Genetic diversity of Newcastle disease virus in Pakistan: a countrywide perspective
1 Quality Operations Laboratory, University of Veterinary and Animal Sciences, Lahore, Pakistan
2 National Veterinary Institute, Uppsala, Sweden
3 Department of Microbiology, University of Veterinary and Animal Sciences, Lahore, Pakistan
4 University of Baluchistan, Quetta, Pakistan
5 Veterinary Research and Disease Investigation Center, Abbottabad, Pakistan
6 Livestock and Dairy Development Department, Punjab, Pakistan
7 Veterinary Research Institute, Lahore, Pakistan
8 Department of Biology, University of Bergen, Bergen, Norway
9 Poultry Research Institute, Rawalpindi, Pakistan
10 University Diagnostic Laboratory, University of Veterinary and Animal Sciences, Lahore, Pakistan
11 Department of Microbiology, Chittagong Veterinary and Animal Sciences University, Chittagong, Bangladesh
12 Department of Theriogenology, University of Veterinary and Animal Sciences, Lahore, Pakistan
13 Sindh Poultry Vaccine Center, Karachi, Pakistan
14 Swedish University of Agricultural Sciences, Uppsala, Sweden
15 Department of Geography, Government College University, Lahore, Pakistan
16 Government Collage University Faisalabad, Faisalabad, Pakistan
17 Department of Parasitology, University of Veterinary and Animal Sciences, Lahore, Pakistan
18 The Pirbright Institute, Compton Laboratory, Compton, Berkshire RG20 7NN, United Kingdom
Virology Journal 2013, 10:170 doi:10.1186/1743-422X-10-170Published: 30 May 2013
Newcastle disease (ND) is one of the most deadly diseases of poultry around the globe. The disease is endemic in Pakistan and recurrent outbreaks are being reported regularly in wild captive, rural and commercial poultry flocks. Though, efforts have been made to characterize the causative agent in some of parts of the country, the genetic nature of strains circulating throughout Pakistan is currently lacking.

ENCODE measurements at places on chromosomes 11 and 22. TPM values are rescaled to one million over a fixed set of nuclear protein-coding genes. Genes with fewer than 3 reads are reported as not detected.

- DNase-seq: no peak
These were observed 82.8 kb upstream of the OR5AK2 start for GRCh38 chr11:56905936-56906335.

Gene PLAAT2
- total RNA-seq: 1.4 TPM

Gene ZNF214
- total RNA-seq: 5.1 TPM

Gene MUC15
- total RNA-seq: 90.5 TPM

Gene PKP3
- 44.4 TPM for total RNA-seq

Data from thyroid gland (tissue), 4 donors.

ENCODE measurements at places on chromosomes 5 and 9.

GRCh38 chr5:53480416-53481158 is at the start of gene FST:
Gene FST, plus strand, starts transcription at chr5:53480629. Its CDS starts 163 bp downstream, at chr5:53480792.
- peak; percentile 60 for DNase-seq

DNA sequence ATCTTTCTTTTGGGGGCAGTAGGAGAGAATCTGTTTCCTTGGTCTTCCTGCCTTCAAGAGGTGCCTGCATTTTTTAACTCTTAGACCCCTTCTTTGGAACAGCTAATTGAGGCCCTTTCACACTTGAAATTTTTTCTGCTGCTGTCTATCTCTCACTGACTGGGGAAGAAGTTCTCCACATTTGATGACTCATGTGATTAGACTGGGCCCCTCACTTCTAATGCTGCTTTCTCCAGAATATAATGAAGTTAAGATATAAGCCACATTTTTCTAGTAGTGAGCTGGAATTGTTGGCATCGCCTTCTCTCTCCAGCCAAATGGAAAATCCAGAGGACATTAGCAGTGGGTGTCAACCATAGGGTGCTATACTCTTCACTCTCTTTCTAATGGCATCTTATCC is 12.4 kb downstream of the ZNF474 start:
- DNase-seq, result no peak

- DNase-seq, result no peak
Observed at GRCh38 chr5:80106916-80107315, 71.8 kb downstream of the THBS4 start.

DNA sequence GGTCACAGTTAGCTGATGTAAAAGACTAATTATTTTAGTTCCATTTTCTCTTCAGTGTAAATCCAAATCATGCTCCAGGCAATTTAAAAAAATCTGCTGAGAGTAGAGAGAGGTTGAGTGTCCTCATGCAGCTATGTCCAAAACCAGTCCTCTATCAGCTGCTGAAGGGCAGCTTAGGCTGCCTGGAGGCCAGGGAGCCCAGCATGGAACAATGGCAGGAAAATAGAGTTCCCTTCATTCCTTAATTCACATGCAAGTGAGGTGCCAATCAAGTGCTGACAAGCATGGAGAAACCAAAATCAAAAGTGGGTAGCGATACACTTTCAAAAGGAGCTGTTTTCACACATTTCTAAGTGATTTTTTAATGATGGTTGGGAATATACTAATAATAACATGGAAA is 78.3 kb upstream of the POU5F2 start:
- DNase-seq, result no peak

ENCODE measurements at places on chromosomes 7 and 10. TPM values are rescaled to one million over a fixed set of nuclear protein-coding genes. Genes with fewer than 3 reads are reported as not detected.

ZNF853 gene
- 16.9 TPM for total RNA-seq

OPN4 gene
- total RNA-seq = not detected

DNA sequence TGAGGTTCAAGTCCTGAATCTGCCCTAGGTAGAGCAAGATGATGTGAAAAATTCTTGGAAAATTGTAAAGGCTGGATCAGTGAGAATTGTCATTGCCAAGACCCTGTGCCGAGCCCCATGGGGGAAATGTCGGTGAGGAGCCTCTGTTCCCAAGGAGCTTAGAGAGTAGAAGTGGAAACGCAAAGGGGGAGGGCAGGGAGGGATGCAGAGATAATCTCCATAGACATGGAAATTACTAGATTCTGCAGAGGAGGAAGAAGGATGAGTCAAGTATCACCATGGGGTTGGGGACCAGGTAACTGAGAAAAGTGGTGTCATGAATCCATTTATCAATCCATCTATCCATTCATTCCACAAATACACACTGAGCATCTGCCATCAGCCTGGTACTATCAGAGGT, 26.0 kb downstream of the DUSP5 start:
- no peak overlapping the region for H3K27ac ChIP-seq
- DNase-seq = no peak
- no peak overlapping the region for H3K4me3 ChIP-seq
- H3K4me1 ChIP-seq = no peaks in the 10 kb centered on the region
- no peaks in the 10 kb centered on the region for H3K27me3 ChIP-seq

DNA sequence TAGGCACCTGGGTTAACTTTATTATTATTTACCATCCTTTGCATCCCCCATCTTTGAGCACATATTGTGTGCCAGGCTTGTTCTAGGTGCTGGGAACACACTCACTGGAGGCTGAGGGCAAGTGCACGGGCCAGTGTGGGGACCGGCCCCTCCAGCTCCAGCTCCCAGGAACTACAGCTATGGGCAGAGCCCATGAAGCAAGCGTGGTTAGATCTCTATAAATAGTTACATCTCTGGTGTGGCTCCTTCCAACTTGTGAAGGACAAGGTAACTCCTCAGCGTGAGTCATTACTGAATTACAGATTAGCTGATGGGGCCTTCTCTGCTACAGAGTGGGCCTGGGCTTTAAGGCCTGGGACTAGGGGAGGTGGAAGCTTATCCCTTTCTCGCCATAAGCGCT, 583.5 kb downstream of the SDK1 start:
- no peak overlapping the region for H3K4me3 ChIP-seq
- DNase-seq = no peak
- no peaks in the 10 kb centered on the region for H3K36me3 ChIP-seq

Material and methods
To ascertain the genetics of NDV, 452 blood samples were collected from 113 flocks, originating from all the provinces of Pakistan, showing high mortality (30–80%). The samples represented domesticated poultry (broiler, layer and rural) as well as wild captive birds (pigeons, turkeys, pheasants and peacock). Samples were screened with real-time PCR for both matrix and fusion genes (1792 bp), positive samples were subjected to amplification of full fusion gene and subsequent sequencing and phylogenetic analysis.
The deduced amino acid sequence of the fusion protein cleavage site indicated the presence of motif (112RK/RQRR↓F117) typical for velogenic strains of NDV. Phylogenetic analysis of hypervariable region of the fusion gene indicated that all the isolates belong to lineage 5 of NDV except isolates collected from Khyber Pakhtunkhwa (KPK) province. A higher resolution of the phylogenetic analysis of lineage 5 showed the distribution of Pakistani NDV strains to 5b. However, the isolates from KPK belonged to lineage 4c; the first report of such lineage from this province.
Taken together, data indicated the prevalence of multiple lineages of NDV in different poultry population including wild captive birds. Such understanding is crucial to underpin the nature of circulating strains of NDV, their potential for interspecies transmission and disease diagnosis and control strategies.